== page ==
By Jon Rice and Doug Reifschneider
Since the start of the pandemic, restaurants across the country have been on a rollercoaster ride. Businesses have been forced to pivot away from on-premises dining to offer online ordering and takeout services. When it comes to customer experience during COVID-19, some had well-established services already in place but others have had to start from nothing to provide these capabilities.
Here are 5 tips for planning for the future to provide the best service.
Understand your customers
Whether fine-dining or fast casual, great service now revolves around the customer experience you bring to every interaction. Your customers need to know that they can depend on you to safely prepare their food and to keep it hot, in the moment they want to pick it up or have it delivered.
For this to work seamlessly, you need to know if:
- Your web and mobile ordering systems are operational
- The customer must go inside the store for pick-up, or if you’re going to deliver it to them at the curb
- You’re going to offer home delivery as an option, and how much it will cost
- Whichever pick-up or delivery options you provide, make them as seamless as possible to meet new consumer expectations
Focus on personalization
Many restaurants have set themselves apart by offering exceptional personalized service. The people that answer the phone for takeout orders are now your front line for customers. They need to be attentive to customer needs and develop the ability to up-sell or offer alternatives while taking orders.
When your customers call, your employees should:
- Pick up the phone right away and say a friendly “hello”
- Recognize the order number and greet the customer by name
- Know the customers’ ordering history so they can personalize the experience
- Ask about specific requirements or instructions
It all comes down to making a connection. Realize that these services are here to stay and the skills you develop now will pay off down the road.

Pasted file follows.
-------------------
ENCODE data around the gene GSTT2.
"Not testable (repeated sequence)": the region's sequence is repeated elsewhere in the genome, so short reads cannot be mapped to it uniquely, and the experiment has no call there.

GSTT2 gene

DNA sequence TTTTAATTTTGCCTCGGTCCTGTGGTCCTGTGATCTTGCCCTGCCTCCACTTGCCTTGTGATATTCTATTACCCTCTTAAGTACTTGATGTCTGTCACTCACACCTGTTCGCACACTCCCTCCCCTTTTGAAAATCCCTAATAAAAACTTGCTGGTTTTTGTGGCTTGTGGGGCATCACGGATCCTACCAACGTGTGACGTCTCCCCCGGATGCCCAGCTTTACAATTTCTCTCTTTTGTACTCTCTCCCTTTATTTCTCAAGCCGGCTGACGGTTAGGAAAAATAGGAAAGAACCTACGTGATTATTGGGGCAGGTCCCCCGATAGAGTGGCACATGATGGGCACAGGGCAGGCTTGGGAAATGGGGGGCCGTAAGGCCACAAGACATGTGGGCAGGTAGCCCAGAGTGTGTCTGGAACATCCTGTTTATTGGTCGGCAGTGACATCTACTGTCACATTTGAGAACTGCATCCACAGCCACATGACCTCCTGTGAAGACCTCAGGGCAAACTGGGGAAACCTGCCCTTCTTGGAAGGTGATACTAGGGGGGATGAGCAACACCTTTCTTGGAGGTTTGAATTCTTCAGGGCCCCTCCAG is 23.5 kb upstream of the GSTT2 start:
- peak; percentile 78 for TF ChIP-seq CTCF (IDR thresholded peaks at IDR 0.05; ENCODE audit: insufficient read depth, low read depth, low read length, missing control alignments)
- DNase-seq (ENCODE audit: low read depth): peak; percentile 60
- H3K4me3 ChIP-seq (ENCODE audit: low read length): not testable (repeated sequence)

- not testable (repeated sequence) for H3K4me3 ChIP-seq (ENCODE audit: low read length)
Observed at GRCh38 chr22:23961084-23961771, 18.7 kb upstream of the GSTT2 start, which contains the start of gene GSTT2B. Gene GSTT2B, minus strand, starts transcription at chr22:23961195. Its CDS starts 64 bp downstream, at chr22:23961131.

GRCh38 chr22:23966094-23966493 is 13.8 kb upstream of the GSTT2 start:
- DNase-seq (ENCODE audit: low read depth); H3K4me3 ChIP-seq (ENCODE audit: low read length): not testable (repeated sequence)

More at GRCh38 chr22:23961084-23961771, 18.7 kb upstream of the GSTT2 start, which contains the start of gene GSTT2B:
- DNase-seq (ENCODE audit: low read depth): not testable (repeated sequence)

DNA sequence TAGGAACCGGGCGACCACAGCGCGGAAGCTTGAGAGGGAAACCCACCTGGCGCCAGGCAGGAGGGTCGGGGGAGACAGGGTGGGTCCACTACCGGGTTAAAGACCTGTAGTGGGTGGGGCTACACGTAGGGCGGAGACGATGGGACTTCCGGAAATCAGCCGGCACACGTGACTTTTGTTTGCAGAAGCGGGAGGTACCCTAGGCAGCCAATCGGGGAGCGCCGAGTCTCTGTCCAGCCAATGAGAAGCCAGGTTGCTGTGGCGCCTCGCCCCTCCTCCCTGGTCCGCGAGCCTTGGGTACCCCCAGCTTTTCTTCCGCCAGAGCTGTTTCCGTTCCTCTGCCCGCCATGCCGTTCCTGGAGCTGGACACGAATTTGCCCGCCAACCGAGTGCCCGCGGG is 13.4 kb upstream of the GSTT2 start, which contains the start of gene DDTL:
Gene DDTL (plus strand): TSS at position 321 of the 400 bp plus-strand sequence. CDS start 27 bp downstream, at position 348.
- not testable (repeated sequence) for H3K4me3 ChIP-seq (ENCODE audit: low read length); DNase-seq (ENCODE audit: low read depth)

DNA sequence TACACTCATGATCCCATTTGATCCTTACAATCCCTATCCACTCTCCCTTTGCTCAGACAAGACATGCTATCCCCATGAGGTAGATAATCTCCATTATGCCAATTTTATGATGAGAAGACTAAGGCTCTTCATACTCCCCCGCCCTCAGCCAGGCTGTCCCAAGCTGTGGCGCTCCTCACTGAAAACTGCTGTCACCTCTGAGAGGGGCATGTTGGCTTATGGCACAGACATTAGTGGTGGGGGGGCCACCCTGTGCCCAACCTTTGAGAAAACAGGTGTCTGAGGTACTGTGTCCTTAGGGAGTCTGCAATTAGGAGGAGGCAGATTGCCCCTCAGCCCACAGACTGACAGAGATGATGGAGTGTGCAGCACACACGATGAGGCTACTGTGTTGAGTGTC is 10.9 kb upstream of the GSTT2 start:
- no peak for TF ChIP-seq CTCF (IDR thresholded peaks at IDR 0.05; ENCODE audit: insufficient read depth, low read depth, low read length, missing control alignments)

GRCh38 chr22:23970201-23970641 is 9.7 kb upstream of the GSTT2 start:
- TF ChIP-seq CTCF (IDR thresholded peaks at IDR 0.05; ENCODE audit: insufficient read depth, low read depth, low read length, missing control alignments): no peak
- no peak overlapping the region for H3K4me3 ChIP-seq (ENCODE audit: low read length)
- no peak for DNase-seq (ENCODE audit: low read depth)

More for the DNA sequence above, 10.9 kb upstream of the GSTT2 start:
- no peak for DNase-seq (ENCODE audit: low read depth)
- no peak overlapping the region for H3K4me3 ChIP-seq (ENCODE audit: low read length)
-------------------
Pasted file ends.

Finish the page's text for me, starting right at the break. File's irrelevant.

Prepare for changing conditions
Across the country, openings and closings are in flux. Some establishments have opened, only to find that they may have to close again. Crisis planning plays a critical part in how successfully you restart. You need to adapt your concept and put the right processes in place for the restaurant to comfortably open as efficiently as possible.
No one can know how often they will need to reopen or close, so your plan needs to address changing conditions. While disruptive, it’s an opportunity to fortify your systems, put training materials together and rearrange your establishment to accommodate your customers as safely as possible.
Create frictionless transactions
Contactless delivery is the new partner to frictionless transactions, from ordering, to picking up food to paying with a credit card. The more you can integrate the better.
For in-house dining, how tables are separated, how plexiglass partitions are used and how staff adhere to new policies and procedures all reinforce the level of trust your customers will have in your establishment. This in turn helps the guest experience become a more pleasant one.
Implement new technology
While some restaurants may be a bit behind the curve in terms of investing in technology, the good news is that there are a variety of new tools available for the hospitality space. Whether it’s online ordering, reservations, or touchless pay systems, many technology systems are both easy to implement and affordable. Be sure to make use of the free tools that are out there – check that all your listings on social media, Google and Yelp are up to date with your correct name, address, phone and hours of operation so when people look for you, they see accurate and current information.
Brands that were positioned with the right technology, such as pizza delivery and other fast and casual outlets have thrived during the pandemic. But for all restaurants, now is the time to put these tools in place. You don’t have to wait for perfection – get into the mix and adopt the technology tools that make it easy for customers to order, pay and pick up.
Restaurants and hospitality businesses of all stripes have shown great resilience in this challenging time. Many have discovered they are better at adapting to change than they thought when this crisis started. There are many new ideas and best practices that you can put into play to help you get your business moving again and the positive steps you take today will equip you to meet tomorrow’s challenges.
Jon Rice and Doug Reifschneider are CMOs with Chief Outsiders, the nation’s leading fractional CMO firm focused on mid-size company growth. They work with leaders in Retail, Food & Beverage, and Consumer Goods businesses to solve inextricable growth challenges.
SOURCE: CHIEF OUTSIDERS